We could hear the river gushing down the slopes on the left side, but it seemed nearly impossible to find a way to it. By this time, all of us had leeches on our feet. We carried on, pushing our wills that extra bit, but we soon wound up at a dead end, a little rocky clearing with a stream. We sat there wondering what to do next, and helped ourselves to some biscuits in the meantime. It was well past noon, and I was not too eager to stay in the forest in the afternoon. When we had rested for a while, we decided to go back, and look more carefully for any paths to the right that would take us to the river. (We remembered the auto driver’s directions to keep to the river)

We had better luck at the second attempt, and Nineesh found a path a few feet from the dead end. On the way up, it didn’t even occur to us that there had been a path there. It was going in the right direction as the sound of the river became nearer. After a few minutes of struggling through the dense vegetation, we reached the river. Water, at last! It looked like a waterfall, but this did not look like the photos of Olichuchattam I had seen on Sandeep Unnimadhavan’s blog. Besides, we had been only about 20 mins into the forest, and I had read that it took more than that.

We climbed a few more feet to get a better view of the fall. By this time, it was past one and I really felt we should get going. Though I wasn’t sure that this was Olichuchattam, I was not confident about going further into the forest as it was, and we decided to return after spending some time on the rocks by the river. The return journey was uneventful, and our eyes feasted on the beautiful landscape. Once we were out of the forest, we stopped for de-leeching. Actually we had to go about twenty more minutes up the river to get to Olichuchattam.

Soon we hit the jeep track and around 2.30 we reached the road. We missed a turn somewhere and ended up about two bus stops away from Muthappanpuzha which meant that we had to drop the plans of visiting the village and the river bank. We decided to relax and wait at the bus stop for the 3’o clock bus back. We were all pleasantly tired and dozed off as soon as we boarded the bus. I stole a last look in the direction of Muthappanpuzha and told myself that I’d like to be back there sometime. It was slightly disappointing that we didn’t get to Olichuchattam (at that time, we were trying to convince ourselves that that itself was Olichuchattam!!), but it was a fantastic day out and we really enjoyed the trek.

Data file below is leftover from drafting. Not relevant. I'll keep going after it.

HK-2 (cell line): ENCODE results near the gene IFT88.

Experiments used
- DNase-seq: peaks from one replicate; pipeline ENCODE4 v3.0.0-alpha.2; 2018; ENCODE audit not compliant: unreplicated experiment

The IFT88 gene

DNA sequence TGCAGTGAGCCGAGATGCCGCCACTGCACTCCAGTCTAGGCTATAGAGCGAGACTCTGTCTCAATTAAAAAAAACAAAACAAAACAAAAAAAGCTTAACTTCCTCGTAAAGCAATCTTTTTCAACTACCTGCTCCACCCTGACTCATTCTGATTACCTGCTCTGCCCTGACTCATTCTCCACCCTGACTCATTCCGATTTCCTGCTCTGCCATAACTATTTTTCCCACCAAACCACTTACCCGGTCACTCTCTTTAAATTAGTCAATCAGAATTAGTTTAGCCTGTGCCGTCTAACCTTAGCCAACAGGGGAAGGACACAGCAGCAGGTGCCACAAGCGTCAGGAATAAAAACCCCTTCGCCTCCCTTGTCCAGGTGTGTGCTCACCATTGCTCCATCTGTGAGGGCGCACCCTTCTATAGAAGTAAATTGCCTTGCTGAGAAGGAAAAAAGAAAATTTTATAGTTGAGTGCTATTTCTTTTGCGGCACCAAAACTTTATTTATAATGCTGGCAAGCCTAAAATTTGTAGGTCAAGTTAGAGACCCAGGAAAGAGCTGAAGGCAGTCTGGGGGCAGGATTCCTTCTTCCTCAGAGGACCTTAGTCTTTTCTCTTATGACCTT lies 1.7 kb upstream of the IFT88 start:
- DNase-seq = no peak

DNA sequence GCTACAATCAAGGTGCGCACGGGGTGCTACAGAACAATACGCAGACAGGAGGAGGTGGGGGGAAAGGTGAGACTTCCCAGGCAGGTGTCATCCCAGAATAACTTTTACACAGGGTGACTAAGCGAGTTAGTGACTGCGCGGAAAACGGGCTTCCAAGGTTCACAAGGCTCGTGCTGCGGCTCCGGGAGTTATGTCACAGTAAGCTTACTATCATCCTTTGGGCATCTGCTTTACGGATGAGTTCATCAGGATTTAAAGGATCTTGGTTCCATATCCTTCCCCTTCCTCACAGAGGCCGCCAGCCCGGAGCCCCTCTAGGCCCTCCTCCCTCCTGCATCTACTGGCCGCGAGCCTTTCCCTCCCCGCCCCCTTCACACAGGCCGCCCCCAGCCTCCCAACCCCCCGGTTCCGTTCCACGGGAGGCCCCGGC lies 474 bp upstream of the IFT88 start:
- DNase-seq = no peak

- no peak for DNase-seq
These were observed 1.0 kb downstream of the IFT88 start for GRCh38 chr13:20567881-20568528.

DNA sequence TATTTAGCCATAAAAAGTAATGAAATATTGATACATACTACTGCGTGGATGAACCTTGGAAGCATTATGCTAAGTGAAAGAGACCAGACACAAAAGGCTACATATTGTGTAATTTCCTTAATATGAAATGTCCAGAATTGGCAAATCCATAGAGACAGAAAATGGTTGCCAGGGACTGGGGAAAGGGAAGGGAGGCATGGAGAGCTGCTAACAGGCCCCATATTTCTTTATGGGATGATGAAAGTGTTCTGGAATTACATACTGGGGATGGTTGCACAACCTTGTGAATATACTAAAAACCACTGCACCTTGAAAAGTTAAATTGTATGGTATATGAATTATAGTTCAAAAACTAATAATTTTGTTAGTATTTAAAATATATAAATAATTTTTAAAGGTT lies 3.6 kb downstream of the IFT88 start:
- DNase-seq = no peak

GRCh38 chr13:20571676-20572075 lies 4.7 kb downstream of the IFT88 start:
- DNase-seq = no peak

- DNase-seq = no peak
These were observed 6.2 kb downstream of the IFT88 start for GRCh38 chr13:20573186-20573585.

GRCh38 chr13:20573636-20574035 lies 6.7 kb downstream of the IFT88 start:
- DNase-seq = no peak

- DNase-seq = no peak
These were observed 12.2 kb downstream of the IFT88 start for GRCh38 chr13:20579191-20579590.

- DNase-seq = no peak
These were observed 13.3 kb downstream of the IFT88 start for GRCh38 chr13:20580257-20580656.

See Photos of the trek.

Software Freedom Day at Kozhikode

Software Freedom Day 2008 was celebrated today at Malabar Christian College, Kozhikode. The event was organized by Swatantra Malayalam Computing, in association with Malabar Christian College. The main attraction was a seminar on Language Computing, led by SMC.

There was also a GNU/Linux install fest and demo in parallel. We installed GNU/Linux on around 6-7 systems, apart from the 5 in the computer lab of Malabar Christian College. There was also an installation demo for hardware technicians. I couldn’t attend the seminar, and I’m looking forward to reading other reports about it.

One of the highlights of the day was the revival of Free Software Users’ Group Calicut, which had been dormant for over two years. Jemshid, of Ascent Engineers, the team from KSEB led by Mohammed Unais, have taken the initiative to kick start the community’s activities.

There were a few representatives from GEC West Hill and AWH Engg. College, and we’ve decided to organize a few workshops, to get some people from those colleges involved in FOSS as well, and try to create a network of college FOSS communities. Shyam put forward the necessity of a common platform for engineering colleges throughout Kerala, based on Free Software. We also have to explore the possibility of encouraging students to take up Free Software development as their projects.

Jemshid and his team had managed to contact the Malabar IT dealers’ association, and their representatives had turned up. They expressed genuine interest in migrating to GNU/Linux for the default installation in new systems they sell. They would thus be able to avoid distributing so called “pirated” software. We have proposed to arrange a basic GNU/Linux workshop for the hardware vendors. This move has the potential to start a revolution. If they can show their customers that they can do almost anything on GNU/Linux that they normally use a computer for, they’ll be encouraged to switch to it. And the customers will have someone to turn to for support.

On the whole, the event was a great success. Tomorrow, we have a small event planned in our campus. More on that later.

See other blogs and photos of the event: